Ysidro calls me at night, meeya carra. his bigblonde bean, and slides his moustache across myneck. he's dark, and like I imagine his country,flat and arid, face a painted clay pot dryingon the windowsill, on his lip, trails a snakewith black twisted rattles. he asks me aboutmy youth, and I tell him like the others, thatthey said I would never amount to anything. because of my size mostly, that I was a big Americangirl. raw and wide I sent away from catalogues,for plastic barrettes shaped like musical notes, andCuban heeled shoes. I was dreamy too, and oncepainted my naked body like a guitar, with metalfrets and silver strings. he caught lizards andtamed them, and saw an orange blister ripped sun.its aurora looked liked yellow music, and his eyesnarrow as he plucks it from my stomach.
I had Matthew from the first marriage, when Iwas sixteen. we would huddle in a striped mattressthat was split in the seams, and I thought ofmy husband as a cowboy, when his leather facecreased and stretched. in college I later learnedabout kings, and ancient gods who sent their lovein showers of coins, golden, manna from heaven.and I never talk about my first man, except tosay that he laid my head open and the scar-lineis his illegible signature. my son is more likean immaculate conception, like my adopted girlswhose teeth and pupils are shaped like a stranger.we ride to the lake and crush bread for the birds.I like the geese with their masks and giraffenecks. sometimes they hiss and you'd swear theyhad a row of devil fangs under their poniard tongues.but especially the swans, I can't help but thinkof them plucked and fleshy turning white and velvet,like my husband pulling his hands through my hennahair.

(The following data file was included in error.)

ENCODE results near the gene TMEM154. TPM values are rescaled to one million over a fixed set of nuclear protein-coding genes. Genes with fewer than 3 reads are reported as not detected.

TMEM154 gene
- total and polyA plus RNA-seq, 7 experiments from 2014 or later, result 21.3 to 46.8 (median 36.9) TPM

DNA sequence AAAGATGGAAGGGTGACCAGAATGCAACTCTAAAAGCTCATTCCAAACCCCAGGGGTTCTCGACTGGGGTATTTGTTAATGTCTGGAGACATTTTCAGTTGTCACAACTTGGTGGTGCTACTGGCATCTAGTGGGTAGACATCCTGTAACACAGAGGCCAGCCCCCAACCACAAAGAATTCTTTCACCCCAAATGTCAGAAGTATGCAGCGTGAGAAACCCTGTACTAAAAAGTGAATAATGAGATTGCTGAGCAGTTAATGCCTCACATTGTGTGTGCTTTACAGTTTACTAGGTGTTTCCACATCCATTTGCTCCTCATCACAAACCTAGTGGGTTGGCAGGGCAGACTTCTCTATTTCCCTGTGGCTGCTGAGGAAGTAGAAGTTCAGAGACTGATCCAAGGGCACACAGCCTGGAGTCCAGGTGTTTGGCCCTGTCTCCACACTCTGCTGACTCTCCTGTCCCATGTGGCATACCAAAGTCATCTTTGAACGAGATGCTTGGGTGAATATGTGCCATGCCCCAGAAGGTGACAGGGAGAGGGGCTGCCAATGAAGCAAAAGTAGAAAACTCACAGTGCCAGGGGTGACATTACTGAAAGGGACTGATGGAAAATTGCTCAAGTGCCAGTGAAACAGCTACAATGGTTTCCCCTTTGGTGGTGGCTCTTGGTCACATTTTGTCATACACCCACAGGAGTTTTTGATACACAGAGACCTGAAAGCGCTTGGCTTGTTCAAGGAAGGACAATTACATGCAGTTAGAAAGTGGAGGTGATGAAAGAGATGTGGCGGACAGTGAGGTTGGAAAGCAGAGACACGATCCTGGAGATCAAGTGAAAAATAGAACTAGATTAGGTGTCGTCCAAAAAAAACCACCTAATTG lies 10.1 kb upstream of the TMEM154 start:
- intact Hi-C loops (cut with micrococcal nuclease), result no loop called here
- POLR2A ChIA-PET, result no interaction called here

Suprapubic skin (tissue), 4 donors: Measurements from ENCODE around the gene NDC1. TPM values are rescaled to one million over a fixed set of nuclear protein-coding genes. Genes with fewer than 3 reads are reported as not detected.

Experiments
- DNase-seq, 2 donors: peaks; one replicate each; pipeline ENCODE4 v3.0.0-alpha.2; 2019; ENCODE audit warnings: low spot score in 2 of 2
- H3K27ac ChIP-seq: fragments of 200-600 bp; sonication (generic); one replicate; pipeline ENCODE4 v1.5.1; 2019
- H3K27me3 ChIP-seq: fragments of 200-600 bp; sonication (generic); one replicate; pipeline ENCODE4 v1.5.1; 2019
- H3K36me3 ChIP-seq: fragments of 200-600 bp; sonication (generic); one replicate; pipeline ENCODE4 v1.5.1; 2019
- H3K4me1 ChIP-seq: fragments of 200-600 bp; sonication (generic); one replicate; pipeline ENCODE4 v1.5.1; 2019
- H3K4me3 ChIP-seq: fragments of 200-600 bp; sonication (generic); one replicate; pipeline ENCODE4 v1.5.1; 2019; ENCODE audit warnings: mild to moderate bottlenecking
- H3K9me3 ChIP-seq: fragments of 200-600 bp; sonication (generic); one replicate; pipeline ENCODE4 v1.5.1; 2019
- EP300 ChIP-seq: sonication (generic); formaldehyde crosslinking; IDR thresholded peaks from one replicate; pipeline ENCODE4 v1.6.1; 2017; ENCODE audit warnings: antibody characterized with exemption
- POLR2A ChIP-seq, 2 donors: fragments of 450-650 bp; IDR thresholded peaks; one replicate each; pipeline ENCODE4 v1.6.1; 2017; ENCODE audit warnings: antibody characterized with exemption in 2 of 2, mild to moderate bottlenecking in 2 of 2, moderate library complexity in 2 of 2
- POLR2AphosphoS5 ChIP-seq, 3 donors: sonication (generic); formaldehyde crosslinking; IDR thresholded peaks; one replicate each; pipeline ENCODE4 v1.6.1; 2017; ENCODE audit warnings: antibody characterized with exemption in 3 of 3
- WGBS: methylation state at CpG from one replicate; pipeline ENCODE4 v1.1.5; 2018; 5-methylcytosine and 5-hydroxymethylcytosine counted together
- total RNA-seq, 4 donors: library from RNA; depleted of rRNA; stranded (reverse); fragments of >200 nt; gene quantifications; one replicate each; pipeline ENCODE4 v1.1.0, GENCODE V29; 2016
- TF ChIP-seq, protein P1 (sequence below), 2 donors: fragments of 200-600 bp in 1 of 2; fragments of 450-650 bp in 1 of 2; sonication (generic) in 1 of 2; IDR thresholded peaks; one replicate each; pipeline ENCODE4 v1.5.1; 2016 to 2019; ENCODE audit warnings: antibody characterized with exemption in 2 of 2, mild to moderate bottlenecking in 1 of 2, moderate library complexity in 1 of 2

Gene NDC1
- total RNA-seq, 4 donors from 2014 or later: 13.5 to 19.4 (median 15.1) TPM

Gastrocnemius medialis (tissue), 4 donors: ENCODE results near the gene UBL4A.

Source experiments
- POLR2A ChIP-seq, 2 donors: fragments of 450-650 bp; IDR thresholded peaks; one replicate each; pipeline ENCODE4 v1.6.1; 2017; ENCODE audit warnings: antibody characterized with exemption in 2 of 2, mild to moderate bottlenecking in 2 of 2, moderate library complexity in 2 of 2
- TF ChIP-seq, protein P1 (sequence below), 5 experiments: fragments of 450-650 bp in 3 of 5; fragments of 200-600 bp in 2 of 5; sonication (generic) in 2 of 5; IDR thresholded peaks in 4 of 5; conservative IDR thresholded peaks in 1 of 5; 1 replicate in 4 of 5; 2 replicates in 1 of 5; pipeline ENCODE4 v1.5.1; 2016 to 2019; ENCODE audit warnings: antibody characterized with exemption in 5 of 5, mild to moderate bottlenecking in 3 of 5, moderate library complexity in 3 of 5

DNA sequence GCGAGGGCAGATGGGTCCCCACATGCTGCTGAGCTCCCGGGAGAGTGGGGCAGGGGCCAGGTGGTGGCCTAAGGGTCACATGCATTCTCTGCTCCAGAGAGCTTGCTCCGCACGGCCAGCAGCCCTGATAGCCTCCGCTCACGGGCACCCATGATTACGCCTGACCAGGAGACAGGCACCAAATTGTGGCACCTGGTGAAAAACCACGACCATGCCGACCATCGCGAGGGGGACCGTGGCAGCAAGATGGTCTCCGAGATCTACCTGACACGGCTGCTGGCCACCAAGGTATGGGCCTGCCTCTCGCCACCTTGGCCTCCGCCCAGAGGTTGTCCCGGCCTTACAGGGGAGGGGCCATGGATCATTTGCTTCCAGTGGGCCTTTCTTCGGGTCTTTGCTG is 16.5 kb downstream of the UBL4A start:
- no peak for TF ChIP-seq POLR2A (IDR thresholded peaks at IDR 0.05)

Ysidro is a groundskeeper and gravedigger. sometimeswe joke about dead business or a certain shift, andwe laughed about the recipe I have included;Mexican Chicken Bake, we said: cremate a handfulof skinny bones, and sprinkle lightly over thedinner table. but it's peaceful work, and he restsby the tombs, and weeds the paupers' wooden crosses.and tells them about the weather, and here inOskaloosa it couldn't be finer. I am alone mostnights when he walks with sleeping Iowa, and myimagination can turn black. I think of sewinghim a pole-bag, with cobra skin and vegetablepowder. with fathers and half shells. so hecan speak melodic incantations and command a blood-less multitude. scary corpses turn to me, theireye sockets contracting in the light.we feed the birds and cook a chicken. in a tacoshell it's perfect, spicy and delicious, like mysweet Spanish lover's touch.